I was trying desperately to catch up my continuing ed credits this weekend, and came across an entire month of articles devoted to ethics. Contributions were written by bioethicists, people serving on hospital ethics committees, and even some ethics policy-writers. It was really interesting stuff, because I haven't had to think about some of these issues in a while. The most interesting one for me was written by George Blackwell, PsyD, and it was about how to de-escalate conflict in tense situations. The author was coming from a perspective of helping a hospital team agree on a solution to an ethical dilemma, but the concept he explained seems pretty universally helpful. I tried to Google this and see where it originally came from, but had no luck. I will simply say I did not come up with this beautiful idea, and give thanks and credit to the person who did!
The concept is the ARCH principle. It stands for "Acceptance, Respect, Curiosity and Honesty." It begins with "accepting every person where they are, as they are." We respect a person's right to their own opinion, and show curiosity about how they came to it. Then we open an honest discussion that still follows the other principles. I think it's pretty clear how this could be useful in daily interactions. There are as many different opinions as there are people in the world, eventually we will come up against someone with whom we disagree. My usual tactic is to allow them to speak, maybe make a comment or two, and let the discussion drop because I don't like conflict. Later I'm left feeling empty because I didn't speak my mind. I have seen other tactics that work even less well, where someone starts shouting and calling names to show their disagreement. Neither of these methods results in a fruitful meeting of the minds, and they both leave someone feeling bad.
If we follow these principles, however, we can have a discussion and not end up angry or upset, hopefully. I accept that another person has a different background than I do, and have come by their beliefs in a different way. Right now, we disagree. I respect that they have an opinion, perhaps even a strong one, and they are entitled to it. I show curiosity by asking questions about how they came to this conclusion, trying to learn more about them and their belief-system to be more informed. This in turn shows them I'm interested, and willing to listen. We can discuss things calmly because everyone feels safe in this kind of environment. When we come to points of disagreement, I can honestly say that I understand they have a different opinion, I respect that, but then explain my views, without using language that is harmful. In an ideal situation, they would afford the same ARCH principles toward me. We may never agree on everything, but we will both have learned more about each other, and about another point of view. That kind of knowledge allows me to interact with others in a more intelligent way in the future, too.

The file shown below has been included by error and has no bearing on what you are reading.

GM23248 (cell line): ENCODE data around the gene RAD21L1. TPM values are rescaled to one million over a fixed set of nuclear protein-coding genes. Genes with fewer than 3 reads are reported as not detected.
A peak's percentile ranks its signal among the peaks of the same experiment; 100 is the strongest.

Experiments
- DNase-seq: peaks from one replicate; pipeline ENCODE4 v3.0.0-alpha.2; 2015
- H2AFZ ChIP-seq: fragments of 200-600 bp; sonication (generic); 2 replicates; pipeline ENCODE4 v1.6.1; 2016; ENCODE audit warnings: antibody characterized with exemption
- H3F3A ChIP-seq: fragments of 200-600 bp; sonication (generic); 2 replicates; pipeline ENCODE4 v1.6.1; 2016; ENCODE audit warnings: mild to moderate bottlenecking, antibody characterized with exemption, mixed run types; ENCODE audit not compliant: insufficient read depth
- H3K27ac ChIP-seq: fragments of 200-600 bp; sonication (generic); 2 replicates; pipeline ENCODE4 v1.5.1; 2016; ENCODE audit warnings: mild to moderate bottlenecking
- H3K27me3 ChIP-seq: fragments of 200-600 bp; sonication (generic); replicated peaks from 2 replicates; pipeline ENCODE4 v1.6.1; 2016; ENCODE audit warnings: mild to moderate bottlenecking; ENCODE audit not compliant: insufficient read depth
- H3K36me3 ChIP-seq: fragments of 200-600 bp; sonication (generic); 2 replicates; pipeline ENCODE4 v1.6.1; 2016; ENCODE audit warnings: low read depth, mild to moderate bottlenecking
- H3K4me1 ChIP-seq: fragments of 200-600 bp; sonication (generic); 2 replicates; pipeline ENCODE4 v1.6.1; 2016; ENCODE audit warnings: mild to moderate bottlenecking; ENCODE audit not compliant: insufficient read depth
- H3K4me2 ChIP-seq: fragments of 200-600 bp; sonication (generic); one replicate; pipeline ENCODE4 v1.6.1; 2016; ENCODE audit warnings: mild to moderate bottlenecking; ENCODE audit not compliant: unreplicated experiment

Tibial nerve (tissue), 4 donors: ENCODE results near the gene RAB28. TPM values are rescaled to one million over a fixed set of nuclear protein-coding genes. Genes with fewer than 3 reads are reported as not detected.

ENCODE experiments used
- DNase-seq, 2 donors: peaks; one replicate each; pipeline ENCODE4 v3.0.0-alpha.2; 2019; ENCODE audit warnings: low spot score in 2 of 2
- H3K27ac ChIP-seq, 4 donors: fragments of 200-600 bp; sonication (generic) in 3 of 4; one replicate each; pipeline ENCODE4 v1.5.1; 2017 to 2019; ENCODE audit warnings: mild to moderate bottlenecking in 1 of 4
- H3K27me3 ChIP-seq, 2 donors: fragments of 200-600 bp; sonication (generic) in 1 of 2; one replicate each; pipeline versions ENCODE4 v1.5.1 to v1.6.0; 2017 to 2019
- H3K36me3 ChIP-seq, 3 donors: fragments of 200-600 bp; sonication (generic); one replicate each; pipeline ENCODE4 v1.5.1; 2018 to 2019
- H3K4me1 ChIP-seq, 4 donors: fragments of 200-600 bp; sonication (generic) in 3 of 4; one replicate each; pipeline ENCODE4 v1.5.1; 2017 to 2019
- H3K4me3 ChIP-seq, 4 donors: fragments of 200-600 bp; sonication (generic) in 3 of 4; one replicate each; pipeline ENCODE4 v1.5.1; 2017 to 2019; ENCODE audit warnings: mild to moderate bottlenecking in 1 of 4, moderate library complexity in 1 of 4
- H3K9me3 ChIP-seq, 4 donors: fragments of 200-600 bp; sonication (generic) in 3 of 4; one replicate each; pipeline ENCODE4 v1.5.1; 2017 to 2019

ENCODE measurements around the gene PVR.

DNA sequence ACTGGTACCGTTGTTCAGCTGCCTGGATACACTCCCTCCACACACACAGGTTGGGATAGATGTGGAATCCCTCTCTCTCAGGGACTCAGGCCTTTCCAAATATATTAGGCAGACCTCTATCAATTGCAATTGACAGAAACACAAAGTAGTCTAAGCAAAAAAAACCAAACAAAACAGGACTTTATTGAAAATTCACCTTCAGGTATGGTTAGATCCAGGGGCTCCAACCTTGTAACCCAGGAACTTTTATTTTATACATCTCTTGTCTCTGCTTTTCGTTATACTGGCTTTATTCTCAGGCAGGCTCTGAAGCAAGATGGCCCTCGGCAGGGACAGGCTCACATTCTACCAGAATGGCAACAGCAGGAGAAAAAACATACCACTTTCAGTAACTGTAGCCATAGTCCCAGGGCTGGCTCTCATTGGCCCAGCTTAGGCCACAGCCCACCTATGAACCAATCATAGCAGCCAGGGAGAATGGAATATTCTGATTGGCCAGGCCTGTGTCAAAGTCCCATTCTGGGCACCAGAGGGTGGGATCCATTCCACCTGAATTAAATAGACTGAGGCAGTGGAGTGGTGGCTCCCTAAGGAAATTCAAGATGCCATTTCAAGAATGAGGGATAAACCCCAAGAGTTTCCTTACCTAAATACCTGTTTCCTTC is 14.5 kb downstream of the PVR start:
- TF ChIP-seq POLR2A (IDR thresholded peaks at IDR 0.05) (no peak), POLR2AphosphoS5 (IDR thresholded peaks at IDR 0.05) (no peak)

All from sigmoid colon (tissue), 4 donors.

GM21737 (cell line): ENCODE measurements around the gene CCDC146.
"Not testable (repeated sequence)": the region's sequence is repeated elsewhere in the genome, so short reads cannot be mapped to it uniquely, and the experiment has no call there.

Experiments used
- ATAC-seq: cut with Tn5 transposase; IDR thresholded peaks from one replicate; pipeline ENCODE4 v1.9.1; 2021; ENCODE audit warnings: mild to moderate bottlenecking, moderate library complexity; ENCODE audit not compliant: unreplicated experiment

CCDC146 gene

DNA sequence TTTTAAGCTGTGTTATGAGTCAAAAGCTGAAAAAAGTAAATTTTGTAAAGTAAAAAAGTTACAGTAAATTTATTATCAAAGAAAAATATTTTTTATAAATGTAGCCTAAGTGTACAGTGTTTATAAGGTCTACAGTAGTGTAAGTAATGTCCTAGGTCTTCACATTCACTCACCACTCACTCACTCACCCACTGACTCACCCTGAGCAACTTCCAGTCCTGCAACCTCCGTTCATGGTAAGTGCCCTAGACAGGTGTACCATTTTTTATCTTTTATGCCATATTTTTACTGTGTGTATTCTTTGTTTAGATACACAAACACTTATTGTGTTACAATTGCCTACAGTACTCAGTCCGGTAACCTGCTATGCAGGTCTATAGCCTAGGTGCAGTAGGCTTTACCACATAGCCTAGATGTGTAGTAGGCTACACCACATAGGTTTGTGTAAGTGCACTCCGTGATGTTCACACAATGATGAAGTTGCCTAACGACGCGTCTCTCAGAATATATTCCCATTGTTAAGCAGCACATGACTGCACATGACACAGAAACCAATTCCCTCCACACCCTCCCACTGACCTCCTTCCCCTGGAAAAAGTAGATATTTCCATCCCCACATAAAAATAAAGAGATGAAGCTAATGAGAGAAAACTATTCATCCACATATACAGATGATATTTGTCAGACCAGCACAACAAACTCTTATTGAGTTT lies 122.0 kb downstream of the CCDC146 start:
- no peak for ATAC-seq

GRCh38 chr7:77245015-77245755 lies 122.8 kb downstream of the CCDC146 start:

I think this principle correlates really well with yogic philosophy. In the Yoga Sutras of Patanjali, the yamas are the first limb of Ashtanga Yoga. They describe the ways we should relate to others in the world. The first 2 of the 5 yamas are ahimsa (non-violence) and satya (truthfulness). The usual "rule of thumb" is that ahimsa, or non-violence, trumps all the others. So, if our honest truth is hurtful, we do not speak it. The ARCH principle gives a simple and modern perspective on these ancient concepts that really speaks to me. We have multiple interactions with people every day, from our family members to our co-workers to the people in line at the grocery store. Reminding ourselves to accept each one of them where they are is a great way to begin any conversation. That alone sets a positive tone for the rest of the interaction, even if there is no disagreement.